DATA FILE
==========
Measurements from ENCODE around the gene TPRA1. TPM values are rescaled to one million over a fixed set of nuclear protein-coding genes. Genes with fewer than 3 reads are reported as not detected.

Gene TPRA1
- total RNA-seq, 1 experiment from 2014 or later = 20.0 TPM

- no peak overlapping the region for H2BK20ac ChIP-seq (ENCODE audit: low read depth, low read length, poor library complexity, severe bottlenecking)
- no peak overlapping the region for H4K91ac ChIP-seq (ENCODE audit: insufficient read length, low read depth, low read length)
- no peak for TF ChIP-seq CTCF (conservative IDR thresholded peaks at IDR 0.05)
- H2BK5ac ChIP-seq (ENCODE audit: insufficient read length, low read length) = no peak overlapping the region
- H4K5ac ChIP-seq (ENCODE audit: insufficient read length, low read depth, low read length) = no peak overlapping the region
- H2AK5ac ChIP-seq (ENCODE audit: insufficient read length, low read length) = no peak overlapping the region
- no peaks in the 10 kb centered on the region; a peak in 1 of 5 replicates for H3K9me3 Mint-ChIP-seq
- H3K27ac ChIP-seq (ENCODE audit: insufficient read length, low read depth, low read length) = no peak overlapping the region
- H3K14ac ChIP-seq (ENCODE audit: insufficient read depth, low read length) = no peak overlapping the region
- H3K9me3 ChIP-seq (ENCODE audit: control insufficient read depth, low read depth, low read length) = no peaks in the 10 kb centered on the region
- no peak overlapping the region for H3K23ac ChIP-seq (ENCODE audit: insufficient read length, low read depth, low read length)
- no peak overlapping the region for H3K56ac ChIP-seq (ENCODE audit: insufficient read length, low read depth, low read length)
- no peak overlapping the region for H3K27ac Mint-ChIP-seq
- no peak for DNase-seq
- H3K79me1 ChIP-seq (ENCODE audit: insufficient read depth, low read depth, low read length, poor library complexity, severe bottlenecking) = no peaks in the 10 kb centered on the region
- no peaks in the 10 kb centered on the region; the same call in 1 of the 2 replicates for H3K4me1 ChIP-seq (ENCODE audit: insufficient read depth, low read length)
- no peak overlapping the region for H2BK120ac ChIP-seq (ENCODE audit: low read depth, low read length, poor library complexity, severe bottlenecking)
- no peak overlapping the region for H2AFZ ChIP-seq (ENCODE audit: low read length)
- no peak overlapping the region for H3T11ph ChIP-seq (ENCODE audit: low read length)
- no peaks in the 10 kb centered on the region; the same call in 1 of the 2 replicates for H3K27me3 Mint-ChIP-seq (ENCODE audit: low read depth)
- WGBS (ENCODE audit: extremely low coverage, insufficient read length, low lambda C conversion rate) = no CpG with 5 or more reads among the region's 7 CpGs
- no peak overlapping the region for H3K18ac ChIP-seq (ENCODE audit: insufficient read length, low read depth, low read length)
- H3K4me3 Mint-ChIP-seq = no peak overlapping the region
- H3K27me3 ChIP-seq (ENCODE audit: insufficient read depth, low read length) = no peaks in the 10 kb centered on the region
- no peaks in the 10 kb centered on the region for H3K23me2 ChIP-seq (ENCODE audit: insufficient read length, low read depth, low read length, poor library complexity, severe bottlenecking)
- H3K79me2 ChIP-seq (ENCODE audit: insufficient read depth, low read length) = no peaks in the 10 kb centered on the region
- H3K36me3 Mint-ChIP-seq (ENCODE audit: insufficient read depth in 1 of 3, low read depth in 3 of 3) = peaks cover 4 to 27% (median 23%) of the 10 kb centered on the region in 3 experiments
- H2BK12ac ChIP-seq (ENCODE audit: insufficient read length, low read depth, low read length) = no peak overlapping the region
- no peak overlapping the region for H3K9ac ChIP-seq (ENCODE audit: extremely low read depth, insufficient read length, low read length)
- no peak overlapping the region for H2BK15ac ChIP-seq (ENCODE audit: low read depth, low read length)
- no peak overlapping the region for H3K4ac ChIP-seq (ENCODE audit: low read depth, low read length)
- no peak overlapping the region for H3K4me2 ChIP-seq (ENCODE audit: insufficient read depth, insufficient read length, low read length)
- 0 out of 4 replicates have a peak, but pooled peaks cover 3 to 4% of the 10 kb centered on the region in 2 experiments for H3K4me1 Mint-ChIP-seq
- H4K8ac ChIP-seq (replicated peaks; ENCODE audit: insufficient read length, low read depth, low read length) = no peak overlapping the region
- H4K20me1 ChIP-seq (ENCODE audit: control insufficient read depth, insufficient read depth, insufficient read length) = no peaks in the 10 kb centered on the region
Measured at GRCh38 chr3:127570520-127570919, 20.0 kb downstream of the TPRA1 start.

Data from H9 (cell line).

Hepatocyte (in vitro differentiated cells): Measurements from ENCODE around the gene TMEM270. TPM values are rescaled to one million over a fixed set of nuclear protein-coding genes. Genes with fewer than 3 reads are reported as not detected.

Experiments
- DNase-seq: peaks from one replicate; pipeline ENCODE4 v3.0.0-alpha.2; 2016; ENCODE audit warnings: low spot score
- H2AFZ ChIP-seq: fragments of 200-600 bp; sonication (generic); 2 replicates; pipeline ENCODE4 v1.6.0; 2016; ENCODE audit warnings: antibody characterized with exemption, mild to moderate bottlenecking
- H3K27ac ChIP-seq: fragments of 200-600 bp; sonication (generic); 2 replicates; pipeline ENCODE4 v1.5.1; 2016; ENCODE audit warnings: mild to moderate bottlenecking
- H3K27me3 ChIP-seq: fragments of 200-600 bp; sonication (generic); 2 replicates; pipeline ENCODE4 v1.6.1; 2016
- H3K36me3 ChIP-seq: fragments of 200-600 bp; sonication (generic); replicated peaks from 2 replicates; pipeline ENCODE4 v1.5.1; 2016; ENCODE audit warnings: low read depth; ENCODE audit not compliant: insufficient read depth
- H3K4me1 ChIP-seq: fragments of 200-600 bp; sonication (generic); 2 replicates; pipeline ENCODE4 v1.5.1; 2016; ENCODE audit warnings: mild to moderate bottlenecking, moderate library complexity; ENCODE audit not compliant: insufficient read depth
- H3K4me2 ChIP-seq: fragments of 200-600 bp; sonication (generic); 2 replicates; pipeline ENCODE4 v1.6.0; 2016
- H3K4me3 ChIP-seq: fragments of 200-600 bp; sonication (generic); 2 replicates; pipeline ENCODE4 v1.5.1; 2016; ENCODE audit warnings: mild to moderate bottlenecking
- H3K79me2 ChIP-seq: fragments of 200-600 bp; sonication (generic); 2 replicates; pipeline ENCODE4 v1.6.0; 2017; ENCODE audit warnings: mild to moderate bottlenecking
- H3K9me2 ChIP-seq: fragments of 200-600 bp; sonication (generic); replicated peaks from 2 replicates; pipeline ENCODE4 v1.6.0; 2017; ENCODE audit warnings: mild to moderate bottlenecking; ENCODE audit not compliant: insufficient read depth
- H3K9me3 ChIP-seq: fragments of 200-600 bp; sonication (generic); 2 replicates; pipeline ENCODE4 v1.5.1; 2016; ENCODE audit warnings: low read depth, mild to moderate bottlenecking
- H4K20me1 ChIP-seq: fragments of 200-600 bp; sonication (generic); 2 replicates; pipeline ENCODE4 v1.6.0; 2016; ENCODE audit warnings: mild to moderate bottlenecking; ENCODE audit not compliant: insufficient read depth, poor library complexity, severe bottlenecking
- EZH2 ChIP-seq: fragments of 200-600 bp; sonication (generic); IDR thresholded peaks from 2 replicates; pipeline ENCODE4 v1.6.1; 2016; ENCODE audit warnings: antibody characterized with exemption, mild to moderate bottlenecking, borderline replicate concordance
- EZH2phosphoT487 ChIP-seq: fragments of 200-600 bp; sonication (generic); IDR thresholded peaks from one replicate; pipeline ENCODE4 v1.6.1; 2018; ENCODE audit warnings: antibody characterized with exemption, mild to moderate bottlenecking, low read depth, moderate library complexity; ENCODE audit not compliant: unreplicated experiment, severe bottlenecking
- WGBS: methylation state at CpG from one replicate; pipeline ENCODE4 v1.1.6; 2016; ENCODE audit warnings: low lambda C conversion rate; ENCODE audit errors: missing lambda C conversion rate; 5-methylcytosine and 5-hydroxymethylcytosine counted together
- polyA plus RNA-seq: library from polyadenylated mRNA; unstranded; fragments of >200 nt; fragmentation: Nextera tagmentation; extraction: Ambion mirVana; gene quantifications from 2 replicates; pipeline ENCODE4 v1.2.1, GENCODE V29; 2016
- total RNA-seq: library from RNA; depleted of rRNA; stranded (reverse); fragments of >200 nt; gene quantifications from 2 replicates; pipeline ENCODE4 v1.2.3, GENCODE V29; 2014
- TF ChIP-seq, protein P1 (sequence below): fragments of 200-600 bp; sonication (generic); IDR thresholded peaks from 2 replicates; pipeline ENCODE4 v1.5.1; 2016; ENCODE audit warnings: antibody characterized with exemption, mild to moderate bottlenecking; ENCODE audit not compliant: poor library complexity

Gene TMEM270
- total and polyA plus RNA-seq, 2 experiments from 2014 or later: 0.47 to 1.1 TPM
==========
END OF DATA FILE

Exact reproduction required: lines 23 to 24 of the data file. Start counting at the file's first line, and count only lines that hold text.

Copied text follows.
- no peaks in the 10 kb centered on the region; the same call in 1 of the 2 replicates for H3K27me3 Mint-ChIP-seq (ENCODE audit: low read depth)
- WGBS (ENCODE audit: extremely low coverage, insufficient read length, low lambda C conversion rate) = no CpG with 5 or more reads among the region's 7 CpGs